Risks Increasing as Full Range of Operations Confronts U.S. Troops
By Jim Garamone
American Forces Press Service
WASHINGTON, Feb. 7, 2007 – Military personnel going to Iraq or Afghanistan are trained, equipped and ready to do their jobs, but there is more to defending the United States and its interests than counterinsurgency operations, the nation’s top military officer said today.
Marine Gen. Peter Pace, chairman of the Joint Chiefs of Staff, told the House Armed Services Committee that risks have increased because U.S. forces are not training for the full range of operations that may confront them.
A problem facing the military is an expansion of Marine Gen. Charles C. Krulak’s “three-block war” scenario, Pace said. Krulak meant that on one block servicemembers could be engaged in peacekeeping operations, on the next block they may be engaged in peacemaking ops, and on the next block servicemembers could be engaged in full combat. “That pretty much applies to the globe, as well as the streets of any particular city -- in Baghdad, for example,” Pace said.
Pace said the United States military has the opportunity in the peacekeeping arena to affect friends and allies around the world. Many of these allies have the will, but not the money or expertise to defend themselves or to provide the kinds of governance their nations require.
“It is in that opportunity that the other elements of our government being able to deploy, being able to help those countries provide for their citizens before they devolve into a situation where their citizens turn to terrorists or terrorist acts,” Pace said.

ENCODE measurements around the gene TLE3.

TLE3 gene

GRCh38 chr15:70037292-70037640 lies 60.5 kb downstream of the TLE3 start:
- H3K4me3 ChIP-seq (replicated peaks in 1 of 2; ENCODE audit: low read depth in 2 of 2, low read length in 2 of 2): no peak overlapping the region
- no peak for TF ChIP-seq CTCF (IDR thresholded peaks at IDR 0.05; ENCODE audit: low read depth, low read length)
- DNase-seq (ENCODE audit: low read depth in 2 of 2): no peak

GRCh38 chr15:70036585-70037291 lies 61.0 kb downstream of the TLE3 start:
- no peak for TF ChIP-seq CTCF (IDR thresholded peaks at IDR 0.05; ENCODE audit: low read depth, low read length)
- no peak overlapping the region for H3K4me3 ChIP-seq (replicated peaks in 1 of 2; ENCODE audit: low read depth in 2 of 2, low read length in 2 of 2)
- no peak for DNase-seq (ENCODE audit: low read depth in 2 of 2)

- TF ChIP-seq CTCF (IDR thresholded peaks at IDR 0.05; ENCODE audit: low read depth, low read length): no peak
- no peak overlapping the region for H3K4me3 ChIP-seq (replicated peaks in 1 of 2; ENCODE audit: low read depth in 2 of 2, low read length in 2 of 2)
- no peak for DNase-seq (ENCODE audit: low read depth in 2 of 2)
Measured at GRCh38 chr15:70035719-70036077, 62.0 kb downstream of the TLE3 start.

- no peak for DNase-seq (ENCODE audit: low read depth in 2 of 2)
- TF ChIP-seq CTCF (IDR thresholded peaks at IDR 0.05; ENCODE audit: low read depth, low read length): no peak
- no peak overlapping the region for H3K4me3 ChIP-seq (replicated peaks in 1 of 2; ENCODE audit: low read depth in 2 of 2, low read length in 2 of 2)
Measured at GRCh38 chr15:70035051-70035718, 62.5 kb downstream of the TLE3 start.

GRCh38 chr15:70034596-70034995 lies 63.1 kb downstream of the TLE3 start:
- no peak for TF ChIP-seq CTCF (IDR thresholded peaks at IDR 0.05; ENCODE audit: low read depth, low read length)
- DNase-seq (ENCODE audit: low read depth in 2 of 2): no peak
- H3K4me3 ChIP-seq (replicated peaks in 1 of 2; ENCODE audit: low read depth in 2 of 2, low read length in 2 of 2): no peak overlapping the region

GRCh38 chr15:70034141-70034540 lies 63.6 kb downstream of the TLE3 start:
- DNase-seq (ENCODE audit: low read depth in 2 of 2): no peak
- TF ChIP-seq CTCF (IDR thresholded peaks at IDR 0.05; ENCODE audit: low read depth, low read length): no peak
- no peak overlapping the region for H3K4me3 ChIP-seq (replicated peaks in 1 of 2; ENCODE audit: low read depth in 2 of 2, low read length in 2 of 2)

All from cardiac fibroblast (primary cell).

American forces have vast experience with peacemaking operations, in which forces go into countries -- preferably as part of a coalition -- and impose security so that good governance can take place. Bosnia and Kosovo were peacemaking operations, Pace said.
Finally, there are conventional conflicts. Pace said the U.S. military needs to be ready to counter a conventional enemy in a conventional war, such as could break out on the Korean Peninsula, Pace said. “We did not expect in 2001 to have to conduct conventional operations in Afghanistan, but we did,” he said. “There are other countries out there that are gaining (military) capacity.”
When the Joint Chiefs of Staff look at any threat they do so with an eye on capacity and intent. “We can gauge capacity, so we can watch, for example, China increasing its military capacity in very substantial ways,” Pace said. “Today I do not believe that they have the intent to go to war with us.”
The United States must be watching capabilities and intent across the globe to spot potential peer competitors and to make sure the U.S. military stays ahead of its capacities, he said.
American forces have such a short turnaround time before heading back to places like Iraq and Afghanistan that some aspects of their training for these higher ends of war are being shorted, Pace said. For example, combined arms training is being purposely shorted to concentrate on aspects of war that soldiers will need in Iraq, he said.
“So in … that entire spectrum, we need our armed forces to be prepared,” Pace said. “It is that basis that the chiefs have done our analysis of our readiness to conduct the National Military Strategy of the United States over the coming months and years, and it is based on that that we've made our classified analysis that was sent to Congress about two days ago that articulates where we believe we are and how we believe we should proceed to take care of some of the problems we see that are not yet fully taken care of.”
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